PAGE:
Sunday, September 21, 2014

Sicilian parmigiana and Nero d'Avola: what a combination!

My eggplant Parmigiana served with 3 Parmisan biscuits.

Have you ever heard about Parmigiana? I am sure the name rings a bell, but what is it exactly? The "Parmigiana di melanzane" is a very popular Sicilian summer dish made of fried eggplant (or aubergine) in layers, alternated by tomato sauce, fresh basil and usually local cheese such as pecorino fresco, also called primosale.
My mum's Parmigiana with mozzarella cheese.

One thing I need to make pretty clear: this is a superb dish for its simplicity of flavors, there are no eggs, no breadcrumb, no ham, no matter what other versions may say, this is the one and only. Trust me.

Someone will also tell you that the Parmigiana is not originally from Sicily but from Campania, which is also false. At least no historical documents can prove that so far, for sure I can tell you that it's a dish cooked in the whole of south of Italy, but its roots are Sicilian. 

Nero d'Avola Mandrarossa - Cantine Settesoli


With the lovely advice of wine blogger and sommelier Jaqueline Malenda, I have paired this amazing dish with one of our most renowned vine variety, 100% Nero d'Avola, and in particular with the DOC Mandrarossa called Nero d'Avola Costadune, produced by Cantine Settesoli (Menfi - AG).

Thanks to his good structure this wine is perfect not only with fried vegetables and local cheese, but more generally speaking with the robust traditional Sicilian recipes. 

It has a ruby colour and is characterised by strong hints of berry fruits. You will find that is an amazing combination even for the most demanding palates.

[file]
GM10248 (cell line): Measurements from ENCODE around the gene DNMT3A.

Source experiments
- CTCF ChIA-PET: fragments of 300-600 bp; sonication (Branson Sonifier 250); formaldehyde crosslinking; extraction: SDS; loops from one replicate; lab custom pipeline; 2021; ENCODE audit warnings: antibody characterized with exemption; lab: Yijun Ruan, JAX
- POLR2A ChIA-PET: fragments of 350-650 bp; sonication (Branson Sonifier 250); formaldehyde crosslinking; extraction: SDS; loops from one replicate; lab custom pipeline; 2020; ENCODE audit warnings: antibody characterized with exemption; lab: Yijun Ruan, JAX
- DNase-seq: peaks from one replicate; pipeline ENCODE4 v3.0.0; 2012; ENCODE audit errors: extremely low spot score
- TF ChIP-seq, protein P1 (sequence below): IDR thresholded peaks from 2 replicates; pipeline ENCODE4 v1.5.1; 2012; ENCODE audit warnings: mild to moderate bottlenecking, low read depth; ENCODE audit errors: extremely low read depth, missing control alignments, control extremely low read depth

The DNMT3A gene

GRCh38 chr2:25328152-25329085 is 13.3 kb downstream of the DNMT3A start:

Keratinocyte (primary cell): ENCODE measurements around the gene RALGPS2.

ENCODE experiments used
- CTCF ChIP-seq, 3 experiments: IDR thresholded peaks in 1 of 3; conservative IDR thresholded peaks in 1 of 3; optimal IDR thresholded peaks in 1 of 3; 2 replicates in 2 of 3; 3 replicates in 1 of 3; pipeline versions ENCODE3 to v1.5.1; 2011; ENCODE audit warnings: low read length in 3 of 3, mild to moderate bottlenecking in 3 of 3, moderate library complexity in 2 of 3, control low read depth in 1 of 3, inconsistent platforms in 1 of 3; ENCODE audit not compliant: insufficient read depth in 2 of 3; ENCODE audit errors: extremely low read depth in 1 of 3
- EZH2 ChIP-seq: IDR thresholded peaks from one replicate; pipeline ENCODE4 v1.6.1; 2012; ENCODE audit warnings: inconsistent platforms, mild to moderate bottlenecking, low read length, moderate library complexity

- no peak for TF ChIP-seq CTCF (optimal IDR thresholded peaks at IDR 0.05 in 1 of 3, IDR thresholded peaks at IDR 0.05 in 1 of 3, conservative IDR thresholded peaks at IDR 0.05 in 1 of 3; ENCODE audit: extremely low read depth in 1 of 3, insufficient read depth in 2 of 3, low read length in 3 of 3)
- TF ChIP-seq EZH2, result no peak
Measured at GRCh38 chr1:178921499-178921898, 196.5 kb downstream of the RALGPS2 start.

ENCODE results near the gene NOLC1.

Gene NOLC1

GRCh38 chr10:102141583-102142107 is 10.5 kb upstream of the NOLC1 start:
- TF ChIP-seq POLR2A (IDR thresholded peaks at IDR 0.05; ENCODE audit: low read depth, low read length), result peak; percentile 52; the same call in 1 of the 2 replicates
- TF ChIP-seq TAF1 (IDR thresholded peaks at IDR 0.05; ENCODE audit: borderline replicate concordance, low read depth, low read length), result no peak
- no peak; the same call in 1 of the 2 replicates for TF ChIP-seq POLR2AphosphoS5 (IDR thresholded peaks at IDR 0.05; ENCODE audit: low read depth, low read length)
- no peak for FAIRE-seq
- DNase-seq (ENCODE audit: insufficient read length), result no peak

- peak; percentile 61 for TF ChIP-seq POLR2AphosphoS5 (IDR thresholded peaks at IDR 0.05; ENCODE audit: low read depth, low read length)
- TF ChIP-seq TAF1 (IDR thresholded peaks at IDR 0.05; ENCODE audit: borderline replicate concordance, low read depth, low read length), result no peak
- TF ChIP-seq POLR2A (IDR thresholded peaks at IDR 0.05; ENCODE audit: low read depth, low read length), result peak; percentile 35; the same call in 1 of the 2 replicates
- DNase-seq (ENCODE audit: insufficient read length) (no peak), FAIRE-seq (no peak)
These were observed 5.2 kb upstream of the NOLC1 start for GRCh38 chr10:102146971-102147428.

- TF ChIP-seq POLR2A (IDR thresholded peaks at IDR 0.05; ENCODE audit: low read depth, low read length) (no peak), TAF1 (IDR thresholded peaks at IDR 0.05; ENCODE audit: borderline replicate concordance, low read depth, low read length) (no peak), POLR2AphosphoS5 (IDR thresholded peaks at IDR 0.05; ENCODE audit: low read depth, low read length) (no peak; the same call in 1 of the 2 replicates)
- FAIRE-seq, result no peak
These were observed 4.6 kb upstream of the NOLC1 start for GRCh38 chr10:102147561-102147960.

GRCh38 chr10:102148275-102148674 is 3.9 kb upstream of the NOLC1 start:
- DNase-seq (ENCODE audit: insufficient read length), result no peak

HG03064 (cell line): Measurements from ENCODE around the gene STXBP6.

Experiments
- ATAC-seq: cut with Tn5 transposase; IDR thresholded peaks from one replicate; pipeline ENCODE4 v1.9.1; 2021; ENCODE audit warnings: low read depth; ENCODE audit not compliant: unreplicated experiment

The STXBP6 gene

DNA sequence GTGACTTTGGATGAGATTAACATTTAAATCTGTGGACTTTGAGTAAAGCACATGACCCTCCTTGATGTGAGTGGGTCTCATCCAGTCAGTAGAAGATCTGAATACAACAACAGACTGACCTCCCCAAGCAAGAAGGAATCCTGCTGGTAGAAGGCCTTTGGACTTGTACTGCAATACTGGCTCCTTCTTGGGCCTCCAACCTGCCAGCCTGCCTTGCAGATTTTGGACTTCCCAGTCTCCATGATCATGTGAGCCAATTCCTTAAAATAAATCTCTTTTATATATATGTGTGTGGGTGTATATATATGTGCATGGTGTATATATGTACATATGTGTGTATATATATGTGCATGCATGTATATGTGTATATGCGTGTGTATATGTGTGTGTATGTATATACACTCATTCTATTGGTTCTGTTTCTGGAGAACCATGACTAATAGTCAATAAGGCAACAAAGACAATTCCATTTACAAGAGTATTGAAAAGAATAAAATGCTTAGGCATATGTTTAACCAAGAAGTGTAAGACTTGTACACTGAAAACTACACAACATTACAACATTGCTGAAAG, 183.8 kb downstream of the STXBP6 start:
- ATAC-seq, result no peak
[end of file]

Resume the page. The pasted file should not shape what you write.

Ingredients for 4 people:

- 2 eggplants
(if are the big rounded ones, 3 if are the oval quality ones)
- 500 gr tomato sauce 
- a bunch of fresh basil
- 250 gr. primosale cheese
(or mozzarella can also be used)
- 60 gr. grated cheese like pecorino (or grana) *OPTIONAL

Preparation:

1. Start by cutting eggplants/aubergines in slices of about 2 cm (not too thin otherwise they will burn while frying). We usually place them in a colander with abundant salt and leave it there for about 15 minutes. My mother taught me since I was a kid that this is good for giving eggplants/aubergines a sweeter taste and letting release the bitter they contain. After that, rinse them under running water and they are ready to be cooked.


2. While you are waiting to rinse your veggies prepare a large frying pan with abundant extra virgin olive oil and put it on a medium flame. When it has become really hot start frying the slices of eggplants; (of course after you have rinse them and dry them a bit with a cloth.) This is better because it will prevent the hot oil from squirting.


My sister's Parmigiana with local primosale cheese.
3. Once your eggplants are all fried, begin layering them up in any oven tin; (you can use glass, ceramics or whatever you have at home.) Glass and ceramic tins are better because you can serve it directly from there.
At the bottom start with 3 spoons of tomato sauce, then a first layer of eggplant, tomato sauce again, grated cheese, fresh leaves of basil, slices of cheese and then start again for three layers or until you finish all your ingredients. Obviously I wouldn't make more than three or four layers at the most. The last layer must be made of eggplant slices, tomato sauce to cover the top and some grated cheese.
4. Grill in the oven at 180° C for about 20 minutes.

*Two important things to note:
- If you use the mozzarella instead of a harder cheese like primosale the result will be a more watery dish (as you can see in the pic from my mum's parmigiana)  because in the oven the mozzrella will release some water. You can see the difference with the other pic from my sister's parmigiana, which is more solid and compact, but I assure you, they were both sublime. And mine as well ;-)
- Grated cheese is mostly up to your taste, Sicilian caciocavallo can be an option but I use the grana or parmisan, because has a more delicate taste, though we all know that they are not Sicilian (just to be clear).


So... now our Parmigiana is ready! It can be eaten either hot straight away or cold the following day, either on its own or with some fresh mozzarella aside (like this pic on the left). You can offer it with some classic informal rustic bread or some parmisan biscuits if you are looking for something more refined and unusual (just as shown in the main picture above).

Any ways you are going to eat it... believe me... you are just gonna love it!